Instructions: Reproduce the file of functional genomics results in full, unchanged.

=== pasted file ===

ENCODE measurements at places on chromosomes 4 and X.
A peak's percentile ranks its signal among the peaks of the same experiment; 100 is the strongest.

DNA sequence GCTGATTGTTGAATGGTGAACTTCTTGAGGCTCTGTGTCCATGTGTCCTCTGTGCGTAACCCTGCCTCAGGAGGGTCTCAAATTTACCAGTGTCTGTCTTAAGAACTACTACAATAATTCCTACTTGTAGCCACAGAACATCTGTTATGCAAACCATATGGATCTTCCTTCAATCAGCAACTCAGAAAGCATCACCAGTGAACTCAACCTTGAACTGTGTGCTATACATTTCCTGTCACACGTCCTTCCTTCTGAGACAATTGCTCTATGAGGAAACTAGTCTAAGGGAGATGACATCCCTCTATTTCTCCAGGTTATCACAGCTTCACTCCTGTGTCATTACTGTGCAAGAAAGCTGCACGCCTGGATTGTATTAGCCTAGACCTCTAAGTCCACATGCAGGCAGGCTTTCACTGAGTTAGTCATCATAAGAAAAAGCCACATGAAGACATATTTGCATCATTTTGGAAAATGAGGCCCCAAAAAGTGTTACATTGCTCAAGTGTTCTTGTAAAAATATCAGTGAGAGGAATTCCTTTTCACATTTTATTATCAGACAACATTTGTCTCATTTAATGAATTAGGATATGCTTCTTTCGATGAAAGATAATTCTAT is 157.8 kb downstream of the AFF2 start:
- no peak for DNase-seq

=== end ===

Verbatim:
ENCODE measurements at places on chromosomes 4 and X.
A peak's percentile ranks its signal among the peaks of the same experiment; 100 is the strongest.

DNA sequence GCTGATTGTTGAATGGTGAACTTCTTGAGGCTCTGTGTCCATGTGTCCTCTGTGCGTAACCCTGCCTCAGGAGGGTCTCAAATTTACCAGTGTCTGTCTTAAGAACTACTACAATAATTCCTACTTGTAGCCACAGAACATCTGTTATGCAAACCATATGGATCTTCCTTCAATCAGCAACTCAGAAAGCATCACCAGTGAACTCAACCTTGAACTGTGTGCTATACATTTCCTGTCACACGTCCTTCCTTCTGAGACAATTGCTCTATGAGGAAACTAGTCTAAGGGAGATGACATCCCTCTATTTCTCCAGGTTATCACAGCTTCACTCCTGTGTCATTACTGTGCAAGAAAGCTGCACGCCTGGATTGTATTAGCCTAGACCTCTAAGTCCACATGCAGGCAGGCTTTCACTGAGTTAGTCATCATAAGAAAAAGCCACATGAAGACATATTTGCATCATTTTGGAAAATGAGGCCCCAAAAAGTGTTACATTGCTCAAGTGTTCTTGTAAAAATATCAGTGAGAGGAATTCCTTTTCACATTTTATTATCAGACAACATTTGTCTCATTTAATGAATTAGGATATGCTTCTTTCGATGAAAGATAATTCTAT is 157.8 kb downstream of the AFF2 start:
- no peak for DNase-seq